The timing of Jones' discovery worked out well, as he had an immediate need for the solution. “I was really looking for something because I knew we had another project coming up at the airbase,” he says.
Jones tracked down a rental store a couple hours from Spokane that had a CTS12 from General Equipment Co. available for him to use. “The fact I was able to rent one first was a big plus,” he said. “A guy doesn't want to spend money on something and find out it isn't going to work.”
As hoped, the new solution made a major impact in Jones' operation. “It got everybody off their hands and knees. It definitely changed the whole game plan.”
After some use Jones determined that the machine could remove tile at least twice as quickly as hand-held rotary hammers.
“When we first used it at the base, I think we took up between 1,600 and 2,000 feet of tile,” Jones explains. “The machine hits so much harder than a rotary hammer and, because of the way the breaker sits in the carriage, the operator doesn't need to manhandle it. Also, being able to adjust the angle is equally important because the operator works at so many different angles to stay underneath the tile without digging into the slab.”
In addition to working quickly, the machine offered ergonomic advantages to the crew.
“It takes a lot of load off your knees and back, so an operator can run it for longer periods of time,” Jones says. “And because you're standing up, it keeps your eyes and ears farther from the operation, instead of having your face 16 inches from the floor.”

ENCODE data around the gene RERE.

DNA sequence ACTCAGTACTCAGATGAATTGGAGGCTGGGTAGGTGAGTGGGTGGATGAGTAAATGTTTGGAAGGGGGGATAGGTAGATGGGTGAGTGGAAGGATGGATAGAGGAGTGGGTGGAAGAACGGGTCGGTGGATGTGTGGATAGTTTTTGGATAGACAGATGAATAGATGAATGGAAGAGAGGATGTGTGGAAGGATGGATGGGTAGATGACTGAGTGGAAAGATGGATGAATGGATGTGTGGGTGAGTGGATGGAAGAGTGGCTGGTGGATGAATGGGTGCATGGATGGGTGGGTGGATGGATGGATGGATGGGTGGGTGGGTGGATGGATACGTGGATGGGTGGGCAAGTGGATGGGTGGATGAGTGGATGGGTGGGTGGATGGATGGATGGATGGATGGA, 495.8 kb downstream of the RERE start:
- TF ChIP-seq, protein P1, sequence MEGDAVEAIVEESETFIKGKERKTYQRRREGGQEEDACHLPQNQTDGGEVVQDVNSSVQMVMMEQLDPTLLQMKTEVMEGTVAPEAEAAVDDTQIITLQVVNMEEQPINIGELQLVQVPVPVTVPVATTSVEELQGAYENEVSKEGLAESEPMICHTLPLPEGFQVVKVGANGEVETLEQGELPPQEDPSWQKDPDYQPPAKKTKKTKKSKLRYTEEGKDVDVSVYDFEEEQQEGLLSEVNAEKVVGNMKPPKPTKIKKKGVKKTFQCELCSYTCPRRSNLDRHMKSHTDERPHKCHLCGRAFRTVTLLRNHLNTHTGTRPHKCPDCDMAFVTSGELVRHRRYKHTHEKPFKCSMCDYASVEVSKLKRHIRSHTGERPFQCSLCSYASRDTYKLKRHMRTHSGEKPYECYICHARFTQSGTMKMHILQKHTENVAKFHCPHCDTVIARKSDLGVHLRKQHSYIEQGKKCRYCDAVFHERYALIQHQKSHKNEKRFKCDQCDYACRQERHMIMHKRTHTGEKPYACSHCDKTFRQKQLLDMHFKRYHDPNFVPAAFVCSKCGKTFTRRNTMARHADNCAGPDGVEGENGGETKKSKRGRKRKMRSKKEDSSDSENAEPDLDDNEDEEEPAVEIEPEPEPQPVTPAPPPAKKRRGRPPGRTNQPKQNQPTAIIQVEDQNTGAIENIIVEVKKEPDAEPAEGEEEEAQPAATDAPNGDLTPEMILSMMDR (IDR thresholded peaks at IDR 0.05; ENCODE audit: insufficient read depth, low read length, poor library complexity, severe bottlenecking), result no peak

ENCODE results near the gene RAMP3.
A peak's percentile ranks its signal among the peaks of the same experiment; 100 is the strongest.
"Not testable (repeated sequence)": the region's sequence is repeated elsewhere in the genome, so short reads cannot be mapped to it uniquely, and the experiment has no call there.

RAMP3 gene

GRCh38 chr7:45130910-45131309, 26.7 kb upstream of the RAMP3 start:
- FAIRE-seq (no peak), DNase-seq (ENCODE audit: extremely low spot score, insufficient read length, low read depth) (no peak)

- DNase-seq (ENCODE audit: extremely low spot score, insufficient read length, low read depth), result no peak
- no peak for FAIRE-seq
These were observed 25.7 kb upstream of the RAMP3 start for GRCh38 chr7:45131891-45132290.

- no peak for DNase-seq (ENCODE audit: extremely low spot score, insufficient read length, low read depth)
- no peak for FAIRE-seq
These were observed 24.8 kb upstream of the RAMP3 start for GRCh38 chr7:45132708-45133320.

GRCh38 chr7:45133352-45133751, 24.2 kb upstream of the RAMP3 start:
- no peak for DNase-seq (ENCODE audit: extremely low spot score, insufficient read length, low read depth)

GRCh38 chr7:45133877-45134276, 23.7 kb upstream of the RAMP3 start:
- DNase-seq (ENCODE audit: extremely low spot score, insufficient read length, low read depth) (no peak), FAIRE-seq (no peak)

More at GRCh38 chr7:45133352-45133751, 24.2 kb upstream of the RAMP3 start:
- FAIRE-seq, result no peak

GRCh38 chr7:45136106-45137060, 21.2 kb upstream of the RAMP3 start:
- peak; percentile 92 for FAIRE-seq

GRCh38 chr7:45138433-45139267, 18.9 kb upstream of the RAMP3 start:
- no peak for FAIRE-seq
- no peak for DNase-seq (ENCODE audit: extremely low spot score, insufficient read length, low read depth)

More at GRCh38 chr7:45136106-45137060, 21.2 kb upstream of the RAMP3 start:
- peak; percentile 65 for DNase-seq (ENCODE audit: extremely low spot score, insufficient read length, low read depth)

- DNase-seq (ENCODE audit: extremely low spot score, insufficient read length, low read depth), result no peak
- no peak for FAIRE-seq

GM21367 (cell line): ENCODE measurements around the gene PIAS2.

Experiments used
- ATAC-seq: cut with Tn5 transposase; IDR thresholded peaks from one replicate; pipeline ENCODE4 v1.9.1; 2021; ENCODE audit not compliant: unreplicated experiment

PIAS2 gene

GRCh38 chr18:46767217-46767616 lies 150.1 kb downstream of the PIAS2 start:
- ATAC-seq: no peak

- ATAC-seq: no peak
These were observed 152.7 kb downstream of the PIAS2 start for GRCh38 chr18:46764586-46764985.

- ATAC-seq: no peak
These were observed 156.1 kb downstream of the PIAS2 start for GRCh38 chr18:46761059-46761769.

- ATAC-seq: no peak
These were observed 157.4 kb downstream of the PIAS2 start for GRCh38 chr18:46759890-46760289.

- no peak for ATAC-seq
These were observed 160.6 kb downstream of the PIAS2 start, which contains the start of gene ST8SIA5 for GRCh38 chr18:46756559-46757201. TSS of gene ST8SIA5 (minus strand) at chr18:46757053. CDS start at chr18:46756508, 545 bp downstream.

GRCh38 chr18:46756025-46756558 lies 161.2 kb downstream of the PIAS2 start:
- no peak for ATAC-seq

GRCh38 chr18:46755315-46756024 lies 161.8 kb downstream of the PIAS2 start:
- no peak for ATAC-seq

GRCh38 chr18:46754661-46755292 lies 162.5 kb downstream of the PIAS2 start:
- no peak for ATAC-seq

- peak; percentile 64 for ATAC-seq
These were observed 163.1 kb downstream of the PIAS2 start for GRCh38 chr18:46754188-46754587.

Because of his success renting the equipment, Jones purchased his own CTS12 along with a Bosch 11335K electric breaker to use with it.
“I put in an order for one even before I returned my rental unit,” he says.
Over time, Jones has realized the full potential of the CTS12 and learned the best applications for the product. “We've used it in areas accessible by ride-on equipment, just to see how well it would work on different types of tile,” he says. “And there are times when the CTS12 is even faster to use than our ride-on equipment.”
Even after putting the machine to heavy use on multiple jobs, Jones is still experimenting with the unit. Besides the airbase, he has used it in a hotel and a local spa, and he's anxious to try additional applications such as tough-to-remove quarry tile.
Despite the benefits Jones has experienced with the new product, it doesn't replace his existing tools. “We still have to use hand-held rotary hammers in tight quarters,” he explains. “The CTS12 is great in open areas, but it is too long for some small commercial bathrooms and closets.”
For the proper applications such as Jones' dorm tile removal project, the new tool carrier saves time and physical stress on its operators, and is a complement to the ride-on equipment and hand-held rotary hammers he already owns.
“Every time I've used it, I've prayed because I'm so glad to have it,” Jones says. “It makes a big difference.”
Bryce Goodell is a writer with The Promersberger Company, Fargo, N.D.